Thursday, December 14, 2006
High Definition Upconversion Technology Is An Economical Alternative
In all of the hype surrounding high definition television, one type of technology that's frequently overlooked is the high definition upconverter. A high definition upconverter is able to convert standard definition programming into a picture quality that will be acceptable as high definition programming.
Upconverters of a kind are available in most standard DVD players. When connected to a high definition television set the upconverter in the DVD player will convert the digital signal from the disk into an analog signal before increasing the resolution from 480i to 1080i and then convert the signal back to digital television format before sending it to the high definition television set. In general, this makes for a higher quality picture than what you'd get on a standard definition television set, but it would still have too much noise and other anomalies in the picture to truly be considered a high definition picture.
A true high definition upconverter also converts standard definition television content to a high definition picture by increasing the resolution from 480i to 1080i, but it does so with the signal in digital format the entire time. With the entire process taking place in digital format, much of the noise and color swirl of the process described above is avoided.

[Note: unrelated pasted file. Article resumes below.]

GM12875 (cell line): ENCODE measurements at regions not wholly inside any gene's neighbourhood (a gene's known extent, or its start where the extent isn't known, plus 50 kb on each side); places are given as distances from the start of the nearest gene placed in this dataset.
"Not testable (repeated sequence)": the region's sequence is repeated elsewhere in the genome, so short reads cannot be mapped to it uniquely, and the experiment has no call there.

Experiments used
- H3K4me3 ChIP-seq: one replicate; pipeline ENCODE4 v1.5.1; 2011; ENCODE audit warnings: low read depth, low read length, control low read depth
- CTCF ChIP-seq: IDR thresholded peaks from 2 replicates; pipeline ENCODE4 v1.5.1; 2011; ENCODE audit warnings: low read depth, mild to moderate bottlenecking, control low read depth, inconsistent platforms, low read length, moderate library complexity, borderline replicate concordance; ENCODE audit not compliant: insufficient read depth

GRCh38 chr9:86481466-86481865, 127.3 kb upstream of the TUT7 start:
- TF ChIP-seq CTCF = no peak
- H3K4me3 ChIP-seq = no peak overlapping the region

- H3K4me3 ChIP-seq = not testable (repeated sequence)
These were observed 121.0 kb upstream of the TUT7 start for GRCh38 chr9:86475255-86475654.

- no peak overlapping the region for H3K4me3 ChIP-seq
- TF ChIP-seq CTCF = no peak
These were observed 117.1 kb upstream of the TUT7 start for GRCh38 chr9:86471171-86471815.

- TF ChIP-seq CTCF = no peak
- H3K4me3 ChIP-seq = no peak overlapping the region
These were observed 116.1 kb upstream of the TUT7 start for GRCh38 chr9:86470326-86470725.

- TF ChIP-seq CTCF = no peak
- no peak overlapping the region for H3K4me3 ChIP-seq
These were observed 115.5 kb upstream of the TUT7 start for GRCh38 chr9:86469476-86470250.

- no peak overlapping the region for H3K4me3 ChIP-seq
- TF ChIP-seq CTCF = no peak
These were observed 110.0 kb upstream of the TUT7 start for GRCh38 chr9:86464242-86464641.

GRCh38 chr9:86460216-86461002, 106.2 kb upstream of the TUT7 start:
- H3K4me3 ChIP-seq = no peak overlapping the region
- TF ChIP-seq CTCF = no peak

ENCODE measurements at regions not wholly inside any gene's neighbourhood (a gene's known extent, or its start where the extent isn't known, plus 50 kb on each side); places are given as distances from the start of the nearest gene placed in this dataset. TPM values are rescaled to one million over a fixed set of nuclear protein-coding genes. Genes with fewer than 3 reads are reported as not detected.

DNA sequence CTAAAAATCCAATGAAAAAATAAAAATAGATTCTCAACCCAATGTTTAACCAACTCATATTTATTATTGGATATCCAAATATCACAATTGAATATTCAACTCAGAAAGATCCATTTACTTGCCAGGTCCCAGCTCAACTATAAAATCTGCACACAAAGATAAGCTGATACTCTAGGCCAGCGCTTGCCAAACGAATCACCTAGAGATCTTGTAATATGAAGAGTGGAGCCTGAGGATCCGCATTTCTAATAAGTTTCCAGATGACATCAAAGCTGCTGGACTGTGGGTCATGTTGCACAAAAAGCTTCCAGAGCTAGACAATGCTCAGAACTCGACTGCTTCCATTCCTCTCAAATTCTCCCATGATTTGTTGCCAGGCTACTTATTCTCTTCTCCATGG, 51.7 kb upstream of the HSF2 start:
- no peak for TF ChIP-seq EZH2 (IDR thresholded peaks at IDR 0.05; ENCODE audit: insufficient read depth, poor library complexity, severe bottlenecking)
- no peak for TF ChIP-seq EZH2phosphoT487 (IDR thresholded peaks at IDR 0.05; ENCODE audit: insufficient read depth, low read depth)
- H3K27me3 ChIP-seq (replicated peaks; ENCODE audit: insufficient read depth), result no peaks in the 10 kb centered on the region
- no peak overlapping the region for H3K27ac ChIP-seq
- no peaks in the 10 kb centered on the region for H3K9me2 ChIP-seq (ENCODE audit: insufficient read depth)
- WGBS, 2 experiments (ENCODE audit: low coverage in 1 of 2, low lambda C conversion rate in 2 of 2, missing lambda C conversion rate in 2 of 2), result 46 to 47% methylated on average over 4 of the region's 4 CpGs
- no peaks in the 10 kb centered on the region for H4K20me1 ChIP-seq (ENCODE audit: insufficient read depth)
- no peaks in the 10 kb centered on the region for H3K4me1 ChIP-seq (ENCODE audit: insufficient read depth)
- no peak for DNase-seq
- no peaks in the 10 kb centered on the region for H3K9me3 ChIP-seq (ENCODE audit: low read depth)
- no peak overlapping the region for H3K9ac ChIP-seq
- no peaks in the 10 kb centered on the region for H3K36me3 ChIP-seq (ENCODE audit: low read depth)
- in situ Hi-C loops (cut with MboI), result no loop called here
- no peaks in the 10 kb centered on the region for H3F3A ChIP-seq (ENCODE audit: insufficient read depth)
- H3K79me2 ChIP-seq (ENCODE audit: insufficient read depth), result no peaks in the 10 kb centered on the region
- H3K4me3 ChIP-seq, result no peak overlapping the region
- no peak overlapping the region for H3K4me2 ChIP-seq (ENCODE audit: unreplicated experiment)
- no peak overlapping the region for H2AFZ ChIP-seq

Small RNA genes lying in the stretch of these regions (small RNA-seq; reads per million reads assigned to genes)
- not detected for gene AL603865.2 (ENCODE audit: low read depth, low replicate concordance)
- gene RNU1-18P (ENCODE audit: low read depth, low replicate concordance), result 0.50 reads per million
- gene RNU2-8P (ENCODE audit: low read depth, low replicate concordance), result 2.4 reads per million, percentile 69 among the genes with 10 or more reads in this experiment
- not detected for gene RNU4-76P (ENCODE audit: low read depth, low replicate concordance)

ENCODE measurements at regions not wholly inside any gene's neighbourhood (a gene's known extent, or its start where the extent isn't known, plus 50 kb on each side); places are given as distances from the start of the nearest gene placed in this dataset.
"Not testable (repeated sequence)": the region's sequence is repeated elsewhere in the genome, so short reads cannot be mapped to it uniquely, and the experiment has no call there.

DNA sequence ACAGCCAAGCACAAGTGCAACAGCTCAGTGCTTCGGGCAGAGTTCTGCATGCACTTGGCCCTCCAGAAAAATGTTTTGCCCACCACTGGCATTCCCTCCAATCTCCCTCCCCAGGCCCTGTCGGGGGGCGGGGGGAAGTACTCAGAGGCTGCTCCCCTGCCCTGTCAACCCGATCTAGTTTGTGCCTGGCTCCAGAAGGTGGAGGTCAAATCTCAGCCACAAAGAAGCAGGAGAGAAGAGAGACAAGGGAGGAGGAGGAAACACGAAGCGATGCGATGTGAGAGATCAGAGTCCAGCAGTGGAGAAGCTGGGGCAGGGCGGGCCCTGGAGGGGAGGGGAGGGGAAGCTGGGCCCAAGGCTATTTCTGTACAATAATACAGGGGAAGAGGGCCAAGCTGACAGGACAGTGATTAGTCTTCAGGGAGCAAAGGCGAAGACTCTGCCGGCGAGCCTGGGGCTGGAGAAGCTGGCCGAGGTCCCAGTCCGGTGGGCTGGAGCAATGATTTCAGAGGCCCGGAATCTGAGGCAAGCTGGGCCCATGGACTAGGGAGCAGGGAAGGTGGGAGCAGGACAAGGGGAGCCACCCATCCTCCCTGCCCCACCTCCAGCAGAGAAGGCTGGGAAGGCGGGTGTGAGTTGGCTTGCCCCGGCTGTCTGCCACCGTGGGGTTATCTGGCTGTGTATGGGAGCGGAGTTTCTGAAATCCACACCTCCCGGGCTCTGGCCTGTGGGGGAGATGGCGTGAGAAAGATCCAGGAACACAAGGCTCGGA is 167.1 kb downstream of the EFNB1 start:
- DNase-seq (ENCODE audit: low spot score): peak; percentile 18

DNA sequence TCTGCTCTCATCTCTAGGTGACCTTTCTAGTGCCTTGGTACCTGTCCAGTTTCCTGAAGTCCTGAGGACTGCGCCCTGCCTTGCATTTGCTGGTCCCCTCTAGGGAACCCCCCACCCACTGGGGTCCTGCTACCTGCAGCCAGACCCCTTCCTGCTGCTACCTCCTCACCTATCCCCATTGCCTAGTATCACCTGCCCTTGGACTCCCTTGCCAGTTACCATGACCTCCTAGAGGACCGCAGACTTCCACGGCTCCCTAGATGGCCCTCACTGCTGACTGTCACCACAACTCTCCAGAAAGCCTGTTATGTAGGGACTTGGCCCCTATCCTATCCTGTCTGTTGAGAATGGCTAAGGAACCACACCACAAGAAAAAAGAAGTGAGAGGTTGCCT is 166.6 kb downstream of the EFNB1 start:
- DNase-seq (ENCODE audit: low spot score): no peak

A good high definition upconverter will produce a picture rivaling that of native high definition video. In fact, some high end commercial versions of the device are used to remaster older standard definition content to qualify as high definition programming. A great example of this is with older television series that are being remastered to qualify as high definition programming content. While high definition upconversion will increase the resolution of a standard definition picture, there's nothing it can do to change the aspect ratio of the picture into the wide screen format of true high definition programming. (Changing a 4:3 aspect ratio picture into a 16:9 aspect ratio picture would involve stretching the picture horizontally and making everything in the picture look a lot fatter than it really is, or chopping off the top and or the bottom of the picture. Both are possible. Neither is desirable!) Fortunately the vast majority of old TV shows were shot on thirty five millimeter film with a wide angle lens which gave it the same 16:9 aspect ratio required for high definition programming. If the original film can be dug out of a vault and transferred to digital format, an professional quality high definition upconverter can convert it to the high definition television format very easily.
High definition upconverters are also found in a variety of consumer products including many upper end DVD players and high definition television sets. They work in a similar way to the better ones mentioned above, and while they can't do anything to change the aspect ratio of a picture, they will go a long way toward making standard definition television a good approximation of native high definition content. In fact, if you're subjecting standard definition programming that has a wide screen format to high definition upconversion, and you have a good enough upconverter, you're essentially doing the same thing to that programming that the professionals do when they remaster older television shows and movies. High definition upconverters are a great way to enjoy almost-high definition television for less than high definition prices.